Volunteer work to improve the breeding habitat for birds around the Five Islands is reaping rewards, rangers say.
The Friends of Five Islands group, along with the Foundation for National Parks and Wildlife, have been working to improve the seabird habitat around the islands off Port Kembla.
The National Parks and Wildlife Service has also been involved since last April, to remove invasive weeds and regenerate the native species which benefit the seabirds, working in a trial zone which will now be expanded to the whole of Big Island.
NPWS ranger Rowena Morris said the work done by the Friends of Five Islands had helped the birds, which struggle when long grass and weeds take over their nesting areas.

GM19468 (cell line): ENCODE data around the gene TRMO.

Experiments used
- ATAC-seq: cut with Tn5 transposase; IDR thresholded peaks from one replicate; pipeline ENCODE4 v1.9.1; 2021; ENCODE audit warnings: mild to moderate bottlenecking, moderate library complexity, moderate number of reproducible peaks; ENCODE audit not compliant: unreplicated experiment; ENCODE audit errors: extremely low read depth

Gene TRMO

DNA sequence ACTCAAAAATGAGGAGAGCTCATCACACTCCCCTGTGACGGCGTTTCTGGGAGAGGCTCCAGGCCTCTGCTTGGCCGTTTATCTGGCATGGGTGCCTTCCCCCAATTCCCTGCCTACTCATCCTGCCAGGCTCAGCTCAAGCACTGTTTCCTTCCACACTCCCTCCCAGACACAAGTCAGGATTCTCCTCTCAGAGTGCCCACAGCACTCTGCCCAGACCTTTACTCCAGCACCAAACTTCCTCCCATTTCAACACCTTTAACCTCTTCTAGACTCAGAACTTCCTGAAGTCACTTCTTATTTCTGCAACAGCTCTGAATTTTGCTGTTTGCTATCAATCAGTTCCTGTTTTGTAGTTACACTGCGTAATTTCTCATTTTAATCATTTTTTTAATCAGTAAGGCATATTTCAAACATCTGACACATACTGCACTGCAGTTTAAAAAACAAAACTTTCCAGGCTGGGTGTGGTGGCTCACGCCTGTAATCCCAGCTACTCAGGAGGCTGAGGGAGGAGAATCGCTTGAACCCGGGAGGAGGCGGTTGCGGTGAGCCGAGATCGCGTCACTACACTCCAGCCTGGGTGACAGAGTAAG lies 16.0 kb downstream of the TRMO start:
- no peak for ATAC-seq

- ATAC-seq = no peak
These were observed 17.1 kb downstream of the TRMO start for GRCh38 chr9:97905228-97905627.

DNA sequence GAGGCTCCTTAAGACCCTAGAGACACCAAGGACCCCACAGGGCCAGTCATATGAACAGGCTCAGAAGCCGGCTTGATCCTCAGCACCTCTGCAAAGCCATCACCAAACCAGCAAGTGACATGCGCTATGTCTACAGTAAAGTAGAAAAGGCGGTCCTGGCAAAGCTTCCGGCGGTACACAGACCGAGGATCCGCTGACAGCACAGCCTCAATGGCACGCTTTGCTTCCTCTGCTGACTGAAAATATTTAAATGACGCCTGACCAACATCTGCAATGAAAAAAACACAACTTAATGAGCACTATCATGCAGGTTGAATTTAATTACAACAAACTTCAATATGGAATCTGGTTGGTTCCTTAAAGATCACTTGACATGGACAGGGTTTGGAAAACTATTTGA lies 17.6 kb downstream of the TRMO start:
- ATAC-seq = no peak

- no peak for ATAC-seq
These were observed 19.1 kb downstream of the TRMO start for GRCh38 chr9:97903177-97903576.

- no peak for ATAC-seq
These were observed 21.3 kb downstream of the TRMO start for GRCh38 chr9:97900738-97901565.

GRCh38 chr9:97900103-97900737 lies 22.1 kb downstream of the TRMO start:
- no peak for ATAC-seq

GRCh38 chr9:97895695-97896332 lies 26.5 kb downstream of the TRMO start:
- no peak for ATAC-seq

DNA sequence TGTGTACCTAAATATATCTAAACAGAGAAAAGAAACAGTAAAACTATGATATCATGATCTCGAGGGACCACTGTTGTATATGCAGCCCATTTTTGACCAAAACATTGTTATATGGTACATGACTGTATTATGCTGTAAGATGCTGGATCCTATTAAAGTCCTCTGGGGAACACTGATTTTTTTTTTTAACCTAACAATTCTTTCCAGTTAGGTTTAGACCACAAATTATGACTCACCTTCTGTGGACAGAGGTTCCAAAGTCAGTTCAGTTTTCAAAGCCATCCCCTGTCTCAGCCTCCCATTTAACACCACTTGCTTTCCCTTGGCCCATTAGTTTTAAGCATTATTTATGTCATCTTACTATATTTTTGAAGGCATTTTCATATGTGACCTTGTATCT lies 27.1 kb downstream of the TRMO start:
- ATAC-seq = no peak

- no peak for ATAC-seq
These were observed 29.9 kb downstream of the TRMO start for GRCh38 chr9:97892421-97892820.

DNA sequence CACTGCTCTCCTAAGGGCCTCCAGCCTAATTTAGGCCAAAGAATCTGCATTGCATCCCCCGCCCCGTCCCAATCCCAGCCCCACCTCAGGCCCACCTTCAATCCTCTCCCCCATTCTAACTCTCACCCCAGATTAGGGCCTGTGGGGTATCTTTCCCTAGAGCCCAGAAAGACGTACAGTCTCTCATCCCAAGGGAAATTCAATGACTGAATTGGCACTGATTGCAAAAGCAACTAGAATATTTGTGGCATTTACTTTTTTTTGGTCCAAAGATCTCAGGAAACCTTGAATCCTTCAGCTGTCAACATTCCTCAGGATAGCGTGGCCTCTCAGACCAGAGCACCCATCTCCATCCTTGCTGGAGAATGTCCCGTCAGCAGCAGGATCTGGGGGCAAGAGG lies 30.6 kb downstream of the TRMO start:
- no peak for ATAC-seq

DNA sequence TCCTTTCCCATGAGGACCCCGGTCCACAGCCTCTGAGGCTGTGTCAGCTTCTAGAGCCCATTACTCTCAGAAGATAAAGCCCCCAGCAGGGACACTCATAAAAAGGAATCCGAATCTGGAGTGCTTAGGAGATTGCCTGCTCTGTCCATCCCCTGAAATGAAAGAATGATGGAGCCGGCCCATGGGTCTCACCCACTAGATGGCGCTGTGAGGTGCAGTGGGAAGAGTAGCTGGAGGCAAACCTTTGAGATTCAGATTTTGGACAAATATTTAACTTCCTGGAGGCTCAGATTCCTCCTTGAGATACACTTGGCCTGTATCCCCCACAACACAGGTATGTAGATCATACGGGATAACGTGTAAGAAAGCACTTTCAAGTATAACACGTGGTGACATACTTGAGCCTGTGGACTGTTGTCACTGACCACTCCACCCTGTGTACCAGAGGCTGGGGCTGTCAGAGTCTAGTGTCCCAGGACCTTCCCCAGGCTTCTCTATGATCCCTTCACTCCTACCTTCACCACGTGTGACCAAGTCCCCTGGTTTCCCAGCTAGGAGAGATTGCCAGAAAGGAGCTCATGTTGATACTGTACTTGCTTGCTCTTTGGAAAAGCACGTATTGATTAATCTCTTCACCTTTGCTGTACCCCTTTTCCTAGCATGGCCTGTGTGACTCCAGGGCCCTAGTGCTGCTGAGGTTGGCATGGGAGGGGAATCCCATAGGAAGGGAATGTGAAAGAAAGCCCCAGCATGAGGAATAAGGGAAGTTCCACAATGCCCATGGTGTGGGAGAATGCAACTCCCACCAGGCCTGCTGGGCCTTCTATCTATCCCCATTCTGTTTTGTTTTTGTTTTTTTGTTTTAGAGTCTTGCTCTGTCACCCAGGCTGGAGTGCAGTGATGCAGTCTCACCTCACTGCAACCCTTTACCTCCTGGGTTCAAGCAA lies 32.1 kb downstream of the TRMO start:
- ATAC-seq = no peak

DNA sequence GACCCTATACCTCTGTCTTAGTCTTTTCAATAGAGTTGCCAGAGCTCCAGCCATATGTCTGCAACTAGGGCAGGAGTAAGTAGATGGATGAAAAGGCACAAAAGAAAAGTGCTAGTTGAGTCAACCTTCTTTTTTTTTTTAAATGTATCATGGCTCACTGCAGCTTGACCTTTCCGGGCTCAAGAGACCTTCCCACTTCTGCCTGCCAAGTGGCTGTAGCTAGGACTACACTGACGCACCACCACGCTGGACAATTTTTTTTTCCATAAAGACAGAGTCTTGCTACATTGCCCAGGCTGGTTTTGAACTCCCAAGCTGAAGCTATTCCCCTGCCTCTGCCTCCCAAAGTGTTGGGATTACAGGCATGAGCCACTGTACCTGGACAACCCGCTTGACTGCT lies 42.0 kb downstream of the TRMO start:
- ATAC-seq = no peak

"Little penguins, shearwaters and oystercatchers are digging burrows or nesting in vegetation on Five Islands Nature Reserve," Dr Morris said.
"We have all seen great improvements at the reserve and are inviting more people to participate."
Regenerators are also hoping to gather historical photographs of Big Island.
"Photos of Big Island will help us understand changes there over past decades," Friends of Five Islands ecologist Kevin Mills said.
"Hill 60, overlooking the island, has been a favourite vantage point for many years and interesting photographs of the island have no doubt been taken from there."
Community members are now being invited to join in the regeneration project.
A seminar will be held by National Parks at the City Beach Function Centre, Wollongong, from 6.30pm on Thursday, March 5, to discuss volunteering.
Anyone who is interested should contact firstname.lastname@example.org or 4223 3000.